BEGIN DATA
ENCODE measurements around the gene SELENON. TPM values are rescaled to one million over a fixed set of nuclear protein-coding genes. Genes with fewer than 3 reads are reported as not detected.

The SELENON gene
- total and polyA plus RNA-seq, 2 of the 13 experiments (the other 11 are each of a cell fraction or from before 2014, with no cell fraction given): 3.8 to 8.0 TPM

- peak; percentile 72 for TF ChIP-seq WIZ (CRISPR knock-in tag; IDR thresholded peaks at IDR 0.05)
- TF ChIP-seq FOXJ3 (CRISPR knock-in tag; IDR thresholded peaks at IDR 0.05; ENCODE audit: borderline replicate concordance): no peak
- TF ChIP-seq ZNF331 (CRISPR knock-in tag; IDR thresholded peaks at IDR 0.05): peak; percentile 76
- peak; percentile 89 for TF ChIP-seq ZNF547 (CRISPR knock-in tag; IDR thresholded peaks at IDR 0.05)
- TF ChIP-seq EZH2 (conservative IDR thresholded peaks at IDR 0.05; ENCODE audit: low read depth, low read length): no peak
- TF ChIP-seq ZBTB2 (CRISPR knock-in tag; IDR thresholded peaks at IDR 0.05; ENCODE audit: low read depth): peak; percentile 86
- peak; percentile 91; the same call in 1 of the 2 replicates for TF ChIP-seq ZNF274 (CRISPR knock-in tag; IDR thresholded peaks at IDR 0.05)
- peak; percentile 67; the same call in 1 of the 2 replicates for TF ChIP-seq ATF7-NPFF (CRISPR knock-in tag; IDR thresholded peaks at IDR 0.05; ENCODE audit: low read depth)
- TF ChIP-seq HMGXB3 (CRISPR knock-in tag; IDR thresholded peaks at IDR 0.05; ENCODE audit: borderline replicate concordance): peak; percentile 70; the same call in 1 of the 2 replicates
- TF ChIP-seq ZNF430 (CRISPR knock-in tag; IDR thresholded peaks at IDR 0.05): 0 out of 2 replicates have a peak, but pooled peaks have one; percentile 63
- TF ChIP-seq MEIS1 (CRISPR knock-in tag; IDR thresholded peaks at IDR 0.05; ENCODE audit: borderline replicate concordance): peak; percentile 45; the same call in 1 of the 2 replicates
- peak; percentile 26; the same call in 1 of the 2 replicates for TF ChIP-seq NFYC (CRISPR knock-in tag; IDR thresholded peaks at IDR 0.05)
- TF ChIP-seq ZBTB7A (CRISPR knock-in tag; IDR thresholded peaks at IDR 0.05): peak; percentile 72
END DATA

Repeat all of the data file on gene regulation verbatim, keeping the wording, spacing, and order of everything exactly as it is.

ENCODE measurements around the gene SELENON. TPM values are rescaled to one million over a fixed set of nuclear protein-coding genes. Genes with fewer than 3 reads are reported as not detected.

The SELENON gene
- total and polyA plus RNA-seq, 2 of the 13 experiments (the other 11 are each of a cell fraction or from before 2014, with no cell fraction given): 3.8 to 8.0 TPM

- peak; percentile 72 for TF ChIP-seq WIZ (CRISPR knock-in tag; IDR thresholded peaks at IDR 0.05)
- TF ChIP-seq FOXJ3 (CRISPR knock-in tag; IDR thresholded peaks at IDR 0.05; ENCODE audit: borderline replicate concordance): no peak
- TF ChIP-seq ZNF331 (CRISPR knock-in tag; IDR thresholded peaks at IDR 0.05): peak; percentile 76
- peak; percentile 89 for TF ChIP-seq ZNF547 (CRISPR knock-in tag; IDR thresholded peaks at IDR 0.05)
- TF ChIP-seq EZH2 (conservative IDR thresholded peaks at IDR 0.05; ENCODE audit: low read depth, low read length): no peak
- TF ChIP-seq ZBTB2 (CRISPR knock-in tag; IDR thresholded peaks at IDR 0.05; ENCODE audit: low read depth): peak; percentile 86
- peak; percentile 91; the same call in 1 of the 2 replicates for TF ChIP-seq ZNF274 (CRISPR knock-in tag; IDR thresholded peaks at IDR 0.05)
- peak; percentile 67; the same call in 1 of the 2 replicates for TF ChIP-seq ATF7-NPFF (CRISPR knock-in tag; IDR thresholded peaks at IDR 0.05; ENCODE audit: low read depth)
- TF ChIP-seq HMGXB3 (CRISPR knock-in tag; IDR thresholded peaks at IDR 0.05; ENCODE audit: borderline replicate concordance): peak; percentile 70; the same call in 1 of the 2 replicates
- TF ChIP-seq ZNF430 (CRISPR knock-in tag; IDR thresholded peaks at IDR 0.05): 0 out of 2 replicates have a peak, but pooled peaks have one; percentile 63
- TF ChIP-seq MEIS1 (CRISPR knock-in tag; IDR thresholded peaks at IDR 0.05; ENCODE audit: borderline replicate concordance): peak; percentile 45; the same call in 1 of the 2 replicates
- peak; percentile 26; the same call in 1 of the 2 replicates for TF ChIP-seq NFYC (CRISPR knock-in tag; IDR thresholded peaks at IDR 0.05)
- TF ChIP-seq ZBTB7A (CRISPR knock-in tag; IDR thresholded peaks at IDR 0.05): peak; percentile 72